When the famous "Reg SHO" list was first created, it was supposed to expose naked shorting, and to have the effect of slowing it down or eliminating it. All it appears to have done is to expose it. When I checked the Reg SHO list on March 15, it was 12,700 companies long. In general, pretty much every company is on that list, at least in an “on and off” sort of pattern. The data indicates (to me) that in most cases naked shorts exist for fairly short periods of time and in fairly low numbers. Maybe even to the extent that it's now thought of as background noise, or the "cost of doing business". Some companies on that list are in more of a chronic situation, and many with a very large maintained naked short position.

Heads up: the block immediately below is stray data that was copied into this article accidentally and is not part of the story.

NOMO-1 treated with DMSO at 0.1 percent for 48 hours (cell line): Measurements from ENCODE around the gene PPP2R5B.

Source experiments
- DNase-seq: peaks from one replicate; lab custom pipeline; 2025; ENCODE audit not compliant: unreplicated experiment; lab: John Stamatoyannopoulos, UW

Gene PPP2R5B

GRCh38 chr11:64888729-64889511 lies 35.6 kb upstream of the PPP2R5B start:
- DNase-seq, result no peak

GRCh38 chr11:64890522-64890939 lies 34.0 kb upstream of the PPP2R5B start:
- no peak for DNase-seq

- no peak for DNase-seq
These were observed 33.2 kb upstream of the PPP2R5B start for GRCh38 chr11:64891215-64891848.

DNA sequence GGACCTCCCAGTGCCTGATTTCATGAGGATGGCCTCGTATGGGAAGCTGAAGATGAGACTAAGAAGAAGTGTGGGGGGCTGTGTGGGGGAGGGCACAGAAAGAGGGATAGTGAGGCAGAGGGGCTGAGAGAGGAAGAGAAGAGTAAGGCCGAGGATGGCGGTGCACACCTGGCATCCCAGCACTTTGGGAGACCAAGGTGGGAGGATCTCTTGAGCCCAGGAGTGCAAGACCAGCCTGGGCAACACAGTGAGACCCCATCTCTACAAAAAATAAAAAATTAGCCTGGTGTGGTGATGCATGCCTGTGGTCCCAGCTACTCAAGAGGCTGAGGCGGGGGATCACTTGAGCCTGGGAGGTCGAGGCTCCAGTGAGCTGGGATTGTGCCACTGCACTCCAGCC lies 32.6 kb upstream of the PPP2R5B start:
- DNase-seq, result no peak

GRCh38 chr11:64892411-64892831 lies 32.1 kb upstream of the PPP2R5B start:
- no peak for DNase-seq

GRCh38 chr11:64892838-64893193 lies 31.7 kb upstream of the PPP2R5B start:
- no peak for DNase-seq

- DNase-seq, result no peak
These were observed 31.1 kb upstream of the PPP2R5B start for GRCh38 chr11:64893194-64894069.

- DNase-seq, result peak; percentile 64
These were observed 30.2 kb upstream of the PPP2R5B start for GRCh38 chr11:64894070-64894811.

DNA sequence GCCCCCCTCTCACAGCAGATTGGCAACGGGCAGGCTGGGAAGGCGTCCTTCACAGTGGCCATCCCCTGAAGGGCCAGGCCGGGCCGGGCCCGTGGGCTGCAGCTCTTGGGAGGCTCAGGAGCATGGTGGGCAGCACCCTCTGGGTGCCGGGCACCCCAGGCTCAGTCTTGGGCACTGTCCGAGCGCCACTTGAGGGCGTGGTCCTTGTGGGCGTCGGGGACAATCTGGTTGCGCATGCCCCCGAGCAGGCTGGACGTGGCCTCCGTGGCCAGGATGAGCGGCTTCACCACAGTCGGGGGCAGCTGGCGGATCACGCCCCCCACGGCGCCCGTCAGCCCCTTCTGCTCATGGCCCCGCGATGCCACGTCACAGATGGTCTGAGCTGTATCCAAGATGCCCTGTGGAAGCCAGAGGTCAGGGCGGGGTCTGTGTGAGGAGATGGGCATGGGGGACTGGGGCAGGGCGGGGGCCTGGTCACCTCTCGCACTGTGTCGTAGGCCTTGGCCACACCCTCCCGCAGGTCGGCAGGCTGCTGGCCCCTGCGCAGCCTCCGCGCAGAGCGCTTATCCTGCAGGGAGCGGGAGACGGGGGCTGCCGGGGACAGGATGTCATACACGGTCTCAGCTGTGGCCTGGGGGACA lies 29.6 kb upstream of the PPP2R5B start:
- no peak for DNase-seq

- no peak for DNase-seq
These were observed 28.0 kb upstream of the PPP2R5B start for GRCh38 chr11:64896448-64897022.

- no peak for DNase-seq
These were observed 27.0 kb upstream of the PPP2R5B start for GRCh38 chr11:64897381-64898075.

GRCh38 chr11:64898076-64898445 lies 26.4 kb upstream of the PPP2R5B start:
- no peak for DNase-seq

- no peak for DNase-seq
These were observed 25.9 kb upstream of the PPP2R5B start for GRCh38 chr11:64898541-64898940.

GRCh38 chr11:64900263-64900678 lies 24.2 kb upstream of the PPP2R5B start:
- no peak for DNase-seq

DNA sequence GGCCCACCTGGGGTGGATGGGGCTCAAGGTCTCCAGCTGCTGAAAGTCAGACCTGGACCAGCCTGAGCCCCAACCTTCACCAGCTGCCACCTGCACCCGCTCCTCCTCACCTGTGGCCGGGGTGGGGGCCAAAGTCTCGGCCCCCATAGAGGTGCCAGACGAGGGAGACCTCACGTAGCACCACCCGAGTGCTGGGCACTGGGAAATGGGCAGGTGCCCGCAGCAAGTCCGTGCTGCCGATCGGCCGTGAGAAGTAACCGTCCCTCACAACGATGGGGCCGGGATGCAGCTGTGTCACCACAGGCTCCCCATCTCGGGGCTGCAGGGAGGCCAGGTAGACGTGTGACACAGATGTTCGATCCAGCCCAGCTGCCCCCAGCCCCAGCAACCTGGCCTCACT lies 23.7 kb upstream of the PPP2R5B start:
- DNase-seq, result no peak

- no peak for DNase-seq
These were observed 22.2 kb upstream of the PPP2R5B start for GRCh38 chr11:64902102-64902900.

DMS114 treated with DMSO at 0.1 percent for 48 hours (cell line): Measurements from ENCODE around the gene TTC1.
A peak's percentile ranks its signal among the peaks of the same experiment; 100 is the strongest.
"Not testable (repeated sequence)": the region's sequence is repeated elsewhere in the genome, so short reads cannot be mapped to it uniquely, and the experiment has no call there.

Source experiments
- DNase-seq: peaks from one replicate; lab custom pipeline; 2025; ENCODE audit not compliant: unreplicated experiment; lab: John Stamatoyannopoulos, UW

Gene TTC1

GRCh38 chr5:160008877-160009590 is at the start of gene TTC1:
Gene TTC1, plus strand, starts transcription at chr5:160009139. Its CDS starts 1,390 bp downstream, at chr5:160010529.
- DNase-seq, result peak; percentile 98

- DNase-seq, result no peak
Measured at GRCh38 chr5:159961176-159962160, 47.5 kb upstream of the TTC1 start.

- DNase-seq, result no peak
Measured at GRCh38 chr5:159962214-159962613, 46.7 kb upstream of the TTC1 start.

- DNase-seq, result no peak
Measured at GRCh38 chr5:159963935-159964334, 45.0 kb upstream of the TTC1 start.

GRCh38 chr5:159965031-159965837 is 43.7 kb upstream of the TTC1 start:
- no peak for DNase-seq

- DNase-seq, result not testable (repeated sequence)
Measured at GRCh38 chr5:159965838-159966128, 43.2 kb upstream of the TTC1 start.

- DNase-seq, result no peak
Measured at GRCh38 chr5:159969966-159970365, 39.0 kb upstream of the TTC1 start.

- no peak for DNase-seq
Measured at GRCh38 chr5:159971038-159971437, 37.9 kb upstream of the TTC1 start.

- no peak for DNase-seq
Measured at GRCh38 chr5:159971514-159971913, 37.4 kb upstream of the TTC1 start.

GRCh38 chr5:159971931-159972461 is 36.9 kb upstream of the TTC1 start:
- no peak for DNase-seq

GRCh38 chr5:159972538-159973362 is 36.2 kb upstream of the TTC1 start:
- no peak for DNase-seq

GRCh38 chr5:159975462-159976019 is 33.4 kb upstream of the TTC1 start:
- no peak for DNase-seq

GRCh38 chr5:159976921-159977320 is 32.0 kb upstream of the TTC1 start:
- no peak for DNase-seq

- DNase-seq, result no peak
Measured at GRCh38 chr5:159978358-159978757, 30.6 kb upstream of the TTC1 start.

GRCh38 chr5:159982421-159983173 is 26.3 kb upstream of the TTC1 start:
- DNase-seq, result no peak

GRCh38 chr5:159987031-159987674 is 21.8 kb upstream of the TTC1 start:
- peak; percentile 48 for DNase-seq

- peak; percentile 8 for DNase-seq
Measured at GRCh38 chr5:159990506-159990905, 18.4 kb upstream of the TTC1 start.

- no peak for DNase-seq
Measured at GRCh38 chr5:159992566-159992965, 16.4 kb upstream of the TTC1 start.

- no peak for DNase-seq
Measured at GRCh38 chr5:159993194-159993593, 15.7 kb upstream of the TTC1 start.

The very worst of the naked shorting (very high amount for very long duration) make it to the Reg SHO Threshold List. To get there, it appears that there must be a planned and orchestrated shorting strategy in place. As of yesterday, there were 46 companies on the Threshold list, and ONCY is one of them.
An extensive discussion of the Threshold List, how it works, and where ONCY’s position is in it, has been available on the oncyV2 board for a while now.